US20060150585A1 (en) * 2002-10-28 2006-07-13 Billy Palmius Numnah for interposition between a saddle and an animal to be ridden
US20060260026A1 (en) * 2005-05-19 2006-11-23 Doria Mason T Protective padding and protective padding systems
US7155887B2 (en) 2001-08-03 2007-01-02 Hammersmith Nominees Pty. Ltd Saddle cloths
US20070051077A1 (en) * 2005-09-02 2007-03-08 Martine Fennelly Adaptive riding pad apparatus and method
US20070056096A1 (en) * 2005-09-13 2007-03-15 Illinois Tool Works Inc. Bed pad with polyethylene layer
US7219486B1 (en) * 2004-08-18 2007-05-22 Union Hill Corp. Moisture-wicking saddle pad
US20070281125A1 (en) * 2004-08-26 2007-12-06 Moore Dan T Iii Energy-absorbing pads
US7311685B1 (en) * 2004-02-02 2007-12-25 Policastro Jr Thomas D Fast drying, water permeable padding and immobilization apparatus and method thereof
US7341776B1 (en) 2002-10-03 2008-03-11 Milliren Charles M Protective foam with skin
US20080110414A1 (en) * 2006-11-07 2008-05-15 Jan Antoinette Buehner Multi-functional animal garment that reacts to changing temperatures and activities
US20090031679A1 (en) * 2007-07-30 2009-02-05 Kirsten Braden Disposable saddle pad
US20100050958A1 (en) * 2008-09-04 2010-03-04 Jackson Susan M Animal cooling vest
US20100083423A1 (en) * 2008-10-06 2010-04-08 Mjd Innovations, L.L.C. Helmet liner with improved, seam-position-enhanced, rear-sector load management
WO2010046508A1 (en) * 2008-10-24 2010-04-29 Serra Vasquez Laia Horse tack protector
USD617503S1 (en) 2010-01-27 2010-06-08 Intellectual Property Holdings, Llc Helmet pad structure
WO2011067720A1 (en) 2009-12-01 2011-06-09 Gabriele Zecca System for receiving a user
US20110152641A1 (en) * 2006-12-22 2011-06-23 Sca Hygiene Products Ab Disposable cover for use in an incubator for premature infants
US8132543B2 (en) * 2010-04-20 2012-03-13 Shari Lee Click Animal hock protector
USD679058S1 (en) 2011-07-01 2013-03-26 Intellectual Property Holdings, Llc Helmet liner
USD683079S1 (en) 2011-10-10 2013-05-21 Intellectual Property Holdings, Llc Helmet liner
US8584286B2 (en) 2010-04-27 2013-11-19 Ec Service Inc. Systems and methods for providing a self deflating cushion
US8726424B2 (en) 2010-06-03 2014-05-20 Intellectual Property Holdings, Llc Energy management structure
US20150121820A1 (en) * 2013-11-01 2015-05-07 Carlee S. Mahajan Saddle pad and method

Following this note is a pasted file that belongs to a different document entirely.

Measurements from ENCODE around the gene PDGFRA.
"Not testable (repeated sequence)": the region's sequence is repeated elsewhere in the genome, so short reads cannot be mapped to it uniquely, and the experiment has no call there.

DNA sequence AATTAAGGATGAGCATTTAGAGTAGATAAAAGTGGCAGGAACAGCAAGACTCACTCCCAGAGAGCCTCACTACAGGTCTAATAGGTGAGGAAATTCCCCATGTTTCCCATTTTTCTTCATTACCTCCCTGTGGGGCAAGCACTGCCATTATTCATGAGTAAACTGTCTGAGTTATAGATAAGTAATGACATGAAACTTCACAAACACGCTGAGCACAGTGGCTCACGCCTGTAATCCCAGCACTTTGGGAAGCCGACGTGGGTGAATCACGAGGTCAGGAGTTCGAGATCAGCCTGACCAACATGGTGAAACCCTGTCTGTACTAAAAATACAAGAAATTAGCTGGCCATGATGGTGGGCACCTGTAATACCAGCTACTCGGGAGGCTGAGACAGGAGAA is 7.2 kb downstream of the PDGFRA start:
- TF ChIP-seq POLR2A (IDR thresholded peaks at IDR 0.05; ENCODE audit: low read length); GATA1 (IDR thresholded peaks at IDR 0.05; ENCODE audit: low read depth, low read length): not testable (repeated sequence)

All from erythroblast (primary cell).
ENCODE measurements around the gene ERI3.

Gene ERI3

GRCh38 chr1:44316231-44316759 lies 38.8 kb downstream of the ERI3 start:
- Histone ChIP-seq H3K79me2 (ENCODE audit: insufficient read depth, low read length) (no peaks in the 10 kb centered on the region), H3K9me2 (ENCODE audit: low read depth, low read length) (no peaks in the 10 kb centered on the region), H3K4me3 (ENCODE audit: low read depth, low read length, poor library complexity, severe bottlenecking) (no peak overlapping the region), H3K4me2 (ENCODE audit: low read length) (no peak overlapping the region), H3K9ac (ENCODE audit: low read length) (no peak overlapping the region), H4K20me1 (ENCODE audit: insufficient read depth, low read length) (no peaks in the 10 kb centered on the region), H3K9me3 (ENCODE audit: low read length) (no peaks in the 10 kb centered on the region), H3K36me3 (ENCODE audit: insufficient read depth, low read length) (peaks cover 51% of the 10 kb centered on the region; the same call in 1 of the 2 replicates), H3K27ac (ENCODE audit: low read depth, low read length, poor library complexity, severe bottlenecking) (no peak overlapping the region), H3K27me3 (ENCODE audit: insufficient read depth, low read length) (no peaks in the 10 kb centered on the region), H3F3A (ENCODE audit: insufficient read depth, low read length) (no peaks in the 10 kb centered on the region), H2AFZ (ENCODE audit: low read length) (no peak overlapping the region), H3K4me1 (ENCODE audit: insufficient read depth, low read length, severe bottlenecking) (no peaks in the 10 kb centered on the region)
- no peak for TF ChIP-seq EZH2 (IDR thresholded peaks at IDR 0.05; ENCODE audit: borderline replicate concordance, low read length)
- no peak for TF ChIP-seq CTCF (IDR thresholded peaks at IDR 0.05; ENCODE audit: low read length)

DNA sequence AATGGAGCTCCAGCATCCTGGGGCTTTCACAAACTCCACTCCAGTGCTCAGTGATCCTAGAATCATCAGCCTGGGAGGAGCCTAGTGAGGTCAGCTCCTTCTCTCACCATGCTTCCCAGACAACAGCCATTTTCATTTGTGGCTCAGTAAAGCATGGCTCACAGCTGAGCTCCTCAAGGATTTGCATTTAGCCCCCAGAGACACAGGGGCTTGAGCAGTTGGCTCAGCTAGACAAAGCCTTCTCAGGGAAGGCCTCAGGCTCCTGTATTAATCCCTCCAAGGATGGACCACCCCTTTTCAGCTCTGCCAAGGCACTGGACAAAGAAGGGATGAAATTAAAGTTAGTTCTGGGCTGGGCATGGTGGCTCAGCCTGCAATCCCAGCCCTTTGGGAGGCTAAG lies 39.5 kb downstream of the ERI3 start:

USD733972S1 (en) 2013-09-12 2015-07-07 Intellectual Property Holdings, Llc Helmet
US9320311B2 (en) 2012-05-02 2016-04-26 Intellectual Property Holdings, Llc Helmet impact liner system
US9420761B2 (en) 2012-02-13 2016-08-23 Shari Click Dual sheet detachable hock protector
US9516910B2 (en) 2011-07-01 2016-12-13 Intellectual Property Holdings, Llc Helmet impact liner system
USD793625S1 (en) 2014-10-23 2017-08-01 Intellectual Property Holdings, Llc Helmet
US9743701B2 (en) 2013-10-28 2017-08-29 Intellectual Property Holdings, Llc Helmet retention system

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US5018341A (en) * 1989-01-13 1991-05-28 Equine Innovations, Inc. Molded saddle pad with encapsulated layers
US5058367A (en) * 1989-01-13 1991-10-22 Equine Innovations Molded saddle pad
US4974397A (en) * 1989-10-16 1990-12-04 Jim Ricken Anti-stress saddle pad for horses
US5119618A (en) * 1990-02-02 1992-06-09 Showa Hastumei Kaisha, Ltd. Saddle-fault correcting saddle pad
WO1993023330A1 (en) * 1990-02-02 1993-11-25 Showa Hatsumei Kaisha, Ltd. Saddle-fault correcting saddle pad
US5237961A (en) * 1992-03-06 1993-08-24 Salvatore Sarullo Article for animals
GB2274259B (en) * 1993-01-14 1996-09-04 Wavendon Textiles Ltd Composite fabric
US5660146A (en) * 1994-02-10 1997-08-26 Sporn; Joseph S. Protective sleeves for dog harnesses
US5870785A (en) * 1994-07-11 1999-02-16 Hoorens; Jan Mat, more specifically a mat for lying on
WO1996001602A1 (en) * 1994-07-11 1996-01-25 Jan Hoorens Mat, more specifically a mat for lying on
BE1008500A3 (en) * 1994-07-11 1996-05-07 Hoorens Jan Mat for lying.
US6050067A (en) * 1995-08-17 2000-04-18 Fastrac Ideas, Inc. Method and apparatus for padding and cushioning an equine saddle
US5782070A (en) * 1995-08-17 1998-07-21 Fastrac Ideas, Inc. Method and apparatus for padding and cushioning an equine saddle
US6459015B1 (en) * 1995-11-22 2002-10-01 Sweet Horse International Disposable absorbent articles for horse or pony
EP0882669A1 (en) * 1997-06-02 1998-12-09 PunTec Industriebeteiligungs-Gesellschaft m.b.H. Saddle cloth
US20070107388A1 (en) * 1997-10-24 2007-05-17 Williams James A Non-Slip And Ventilated Horse Saddle Pad
US7178319B1 (en) 1997-10-24 2007-02-20 Equi-Tech Labs, Inc. Non-slip and ventilated horse saddle pad
US7032366B1 (en) * 1997-10-24 2006-04-25 James A. Williams Non-slip horse saddle pad
US7481035B2 (en) 1997-10-24 2009-01-27 Equi Tech Labs Non-slip and ventilated horse saddle pad
US6467099B2 (en) * 1998-09-03 2002-10-22 Mike Dennis Body-contact cushioning interface structure
US20090031481A1 (en) * 1998-09-03 2009-02-05 Dennis Michael R Protective helmet pad interface structure
US7299505B2 (en) 1998-09-03 2007-11-27 Mjd Innovations, Llc Helmet cushioning pad with variable, motion-reactive applied-load response, and associated methodology
US20050251899A1 (en) * 1998-09-03 2005-11-17 Dennis Michael R Helmet cushioning pad with variable, motion-reactive applied-load response, and associated methodology
US20050166302A1 (en) * 1998-09-03 2005-08-04 Mjd Innovations, L.L.C. Non-resiliency body-contact protective helmet interface structure
WO2001012538A1 (en) * 1999-08-12 2001-02-22 David Robart Saddle pad
US6539898B2 (en) 1999-08-31 2003-04-01 Custom Made Saddlery, Inc. Protective screen for horse blanket
US6318054B1 (en) * 1999-08-31 2001-11-20 Custom Made Saddlery, Inc. Protective screen for horse blanket
US6619019B2 (en) 2000-03-23 2003-09-16 Hammersmith Nominees Pty Ltd Saddles
US20020144432A1 (en) * 2001-04-04 2002-10-10 Mike Dennis Cushioning shoe insole